Case proves justice system works despite its problems

November 09, 1999|By MICHAEL OLESKER

FROM A fifth-floor courthouse corridor yesterday afternoon, you could hear Dorian Martin's jury hollering at each other pretty good. Came one voice, and then another, and usually three or four at a time, and the voices could be heard bouncing along the marble hallway. And, at the end of two hours, when the noise died and all emotions were spent, this jury emerged with what felt like a compromise.

Martin, the Southeastern District city cop charged with taking about $300 from a Spanish-speaking immigrant named Felix Guevara, was thus found not guilty of robbery but was nailed on the lesser charges of theft under $300 and misconduct in office.

And, in a case involving not only scrutiny of police but the sensitivities of ethnic minorities and their fair share of the justice system, a signal was sent: This is the United States of America, not Latin America. This is not El Salvador where the cops make people disappear; it is the city of Baltimore, where even the police must face the music.

When it was done, neither side exactly gloated. There was shoving in a courthouse hallway, and angry words were snarled, and Dorian Martin had to be restrained by a woman. And on Calvert Street outside a few minutes later, there was more pushing, and threats of unleashed testosterone.

"The police robbed me," Felix Guevara said through an interpreter, as he stood outside the courthouse. "Justice has not been done. I'm not happy, because that officer is free. He can meet me on the street and hurt me."

As he said this, Martin emerged through the courthouse doors, surrounded by family. He said he hadn't taken Guevara's money with intent to keep it, he'd only made a mistake in judgment. Nearly a year after the incident, December of 1998 to the present moment, it was nice to see him finally settling on a story.

When initially questioned about Guevara's missing money -- and the fact that Martin wound up that night with those precise bills in his pants pocket -- he'd denied ever seeing Guevara. The money, he claimed, was for his children. And the similarity in bills? -- a $100 bill and seven $20 bills, plus smaller currency the same as Guevara's missing money -- pure coincidence, he implied.

Martin said he'd been to a 7-Eleven that evening, and gotten change. It wasn't for another few weeks that he changed that story, in front of TV cameras, and acknowledged that, yes, it was Guevara's money. But Martin said he'd only taken it in a moment of anger and driven away with it. He said he'd gone back later and unsuccessfully attempted to give it back to him. But he couldn't find Guevara, he said.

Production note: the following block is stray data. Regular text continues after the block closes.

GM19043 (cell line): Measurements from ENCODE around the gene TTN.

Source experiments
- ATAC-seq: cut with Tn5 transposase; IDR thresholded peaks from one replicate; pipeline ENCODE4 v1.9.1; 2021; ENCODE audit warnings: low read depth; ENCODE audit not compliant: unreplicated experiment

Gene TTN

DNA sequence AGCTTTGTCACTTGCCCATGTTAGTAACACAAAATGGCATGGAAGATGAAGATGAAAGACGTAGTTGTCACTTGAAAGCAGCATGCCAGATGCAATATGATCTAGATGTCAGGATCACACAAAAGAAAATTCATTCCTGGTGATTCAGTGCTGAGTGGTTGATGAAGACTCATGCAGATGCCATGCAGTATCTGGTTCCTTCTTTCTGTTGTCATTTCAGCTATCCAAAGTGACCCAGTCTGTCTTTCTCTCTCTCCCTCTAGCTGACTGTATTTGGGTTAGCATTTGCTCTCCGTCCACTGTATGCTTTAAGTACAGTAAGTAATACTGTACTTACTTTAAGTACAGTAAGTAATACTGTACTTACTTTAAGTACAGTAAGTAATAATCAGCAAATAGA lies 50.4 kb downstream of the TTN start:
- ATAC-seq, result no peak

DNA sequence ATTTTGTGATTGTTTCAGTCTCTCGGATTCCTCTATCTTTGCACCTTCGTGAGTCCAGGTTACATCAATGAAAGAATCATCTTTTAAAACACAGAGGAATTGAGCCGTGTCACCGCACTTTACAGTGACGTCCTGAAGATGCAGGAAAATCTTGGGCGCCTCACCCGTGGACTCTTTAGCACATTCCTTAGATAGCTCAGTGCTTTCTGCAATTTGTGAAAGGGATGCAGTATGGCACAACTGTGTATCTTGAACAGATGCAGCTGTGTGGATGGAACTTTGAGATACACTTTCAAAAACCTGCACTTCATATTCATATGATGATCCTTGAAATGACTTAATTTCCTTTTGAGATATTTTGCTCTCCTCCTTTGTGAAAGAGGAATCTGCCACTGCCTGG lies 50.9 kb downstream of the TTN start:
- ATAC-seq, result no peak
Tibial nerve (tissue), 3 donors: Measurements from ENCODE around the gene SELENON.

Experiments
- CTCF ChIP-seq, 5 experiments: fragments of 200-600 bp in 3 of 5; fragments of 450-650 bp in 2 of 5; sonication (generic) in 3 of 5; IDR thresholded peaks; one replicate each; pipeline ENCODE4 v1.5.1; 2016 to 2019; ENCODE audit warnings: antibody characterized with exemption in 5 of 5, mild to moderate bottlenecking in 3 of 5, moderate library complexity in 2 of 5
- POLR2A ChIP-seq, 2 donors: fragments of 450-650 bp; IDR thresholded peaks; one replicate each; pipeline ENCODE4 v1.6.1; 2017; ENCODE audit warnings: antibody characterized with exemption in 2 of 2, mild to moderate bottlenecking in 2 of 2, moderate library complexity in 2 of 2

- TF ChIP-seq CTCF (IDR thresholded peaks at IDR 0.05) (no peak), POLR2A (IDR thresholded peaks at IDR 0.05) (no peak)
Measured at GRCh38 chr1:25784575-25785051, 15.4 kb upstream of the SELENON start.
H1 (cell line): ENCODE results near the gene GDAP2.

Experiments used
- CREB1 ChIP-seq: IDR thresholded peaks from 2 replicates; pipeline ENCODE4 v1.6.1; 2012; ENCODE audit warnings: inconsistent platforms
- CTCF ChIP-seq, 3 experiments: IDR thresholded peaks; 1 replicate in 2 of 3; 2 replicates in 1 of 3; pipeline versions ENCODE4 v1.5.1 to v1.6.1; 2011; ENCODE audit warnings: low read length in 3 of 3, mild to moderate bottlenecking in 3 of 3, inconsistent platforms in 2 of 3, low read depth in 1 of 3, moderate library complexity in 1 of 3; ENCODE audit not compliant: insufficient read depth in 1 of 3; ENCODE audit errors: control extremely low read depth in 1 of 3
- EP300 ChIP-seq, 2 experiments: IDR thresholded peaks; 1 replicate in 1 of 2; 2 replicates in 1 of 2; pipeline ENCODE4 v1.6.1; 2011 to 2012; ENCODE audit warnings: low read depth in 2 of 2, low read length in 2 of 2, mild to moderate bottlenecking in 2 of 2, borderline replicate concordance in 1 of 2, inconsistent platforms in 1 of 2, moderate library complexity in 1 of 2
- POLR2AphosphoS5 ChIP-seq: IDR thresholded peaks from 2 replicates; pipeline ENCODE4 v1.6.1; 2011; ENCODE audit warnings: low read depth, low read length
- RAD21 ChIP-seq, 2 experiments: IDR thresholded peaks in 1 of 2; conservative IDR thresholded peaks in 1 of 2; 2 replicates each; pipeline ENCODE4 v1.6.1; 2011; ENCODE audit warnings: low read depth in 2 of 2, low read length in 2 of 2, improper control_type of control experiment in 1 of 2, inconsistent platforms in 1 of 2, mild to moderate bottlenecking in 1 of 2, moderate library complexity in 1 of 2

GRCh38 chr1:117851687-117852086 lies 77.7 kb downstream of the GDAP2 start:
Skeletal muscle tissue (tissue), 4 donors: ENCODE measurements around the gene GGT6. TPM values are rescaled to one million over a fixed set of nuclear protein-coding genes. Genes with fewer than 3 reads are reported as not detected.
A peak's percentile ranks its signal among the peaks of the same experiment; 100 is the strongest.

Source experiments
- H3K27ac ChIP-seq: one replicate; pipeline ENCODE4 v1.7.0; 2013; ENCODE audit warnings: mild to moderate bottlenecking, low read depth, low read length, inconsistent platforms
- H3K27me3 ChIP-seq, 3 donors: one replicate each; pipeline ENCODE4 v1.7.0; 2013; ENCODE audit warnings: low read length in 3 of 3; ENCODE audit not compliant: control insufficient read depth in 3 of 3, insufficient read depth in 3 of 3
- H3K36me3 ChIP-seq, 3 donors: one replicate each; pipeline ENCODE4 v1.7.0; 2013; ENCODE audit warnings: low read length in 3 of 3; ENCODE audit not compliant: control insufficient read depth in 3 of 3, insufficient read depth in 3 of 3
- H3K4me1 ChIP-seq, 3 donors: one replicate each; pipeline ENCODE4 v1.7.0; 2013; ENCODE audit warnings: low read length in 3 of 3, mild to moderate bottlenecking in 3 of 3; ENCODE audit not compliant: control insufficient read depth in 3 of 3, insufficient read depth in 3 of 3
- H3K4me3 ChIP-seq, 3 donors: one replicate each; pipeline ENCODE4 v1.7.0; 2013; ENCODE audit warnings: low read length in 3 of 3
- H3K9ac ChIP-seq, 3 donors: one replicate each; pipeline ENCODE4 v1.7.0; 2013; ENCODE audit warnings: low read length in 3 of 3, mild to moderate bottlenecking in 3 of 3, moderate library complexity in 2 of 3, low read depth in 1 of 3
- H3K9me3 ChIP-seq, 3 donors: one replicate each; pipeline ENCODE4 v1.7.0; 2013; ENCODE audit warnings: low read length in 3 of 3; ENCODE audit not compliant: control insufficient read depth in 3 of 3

Standing outside the courthouse when trial was over yesterday, Martin didn't go into such details. He simply said he hadn't taken the money with intent to keep it. An error in judgment, he called it. Then, from a little crowd that had formed around him, a voice shouted that he'd been shoved by someone in Martin's family. And so more shoving commenced.

Here was a spilling out -- not only of several days' courtroom testimony, but of a year in which Martin has faced these charges and Baltimore's Hispanic community has declared this a test case, and waited to see if its legal entitlements are the same as everyone else's.

"This is a victory, because there is a sense of justice," Angelo Solera said when it was over. He is vice chairman of the mayor's committee on Hispanic Affairs, and he sat through almost every moment of the trial.

"We won, because the case got to court," he said. "That's all anyone can ask. We got justice. The judge was very fair, the state's attorney did her job. The system works. If it didn't, we would have this cop out there still robbing people instead of awaiting sentencing.

"In [Guevara's] country, there's no way in hell this case would have come to trial. This man Martin is no longer a police officer, he's a convicted criminal now. He was not treated better just because he's a policeman, and so the system works."

Deva Dwarka, president of Latinos for Progress, agreed.

"In Latin America," he said, "people fear the police. There are no human rights. Here, there is justice for everybody. That is the message. This policeman knew about Latino fears of police, and he took advantage. Now there has been a fair trial, and the community will be happy."

So the case became a kind of microcosm of the city's justice system. It is frustrating, and it causes bad feelings, but it exists within a process. Sometimes there is compromise. And, at the end of the day, no one gets a break based on position, or race or ethnic persuasion.

And, for all its flaws, that's a decent system in any language.

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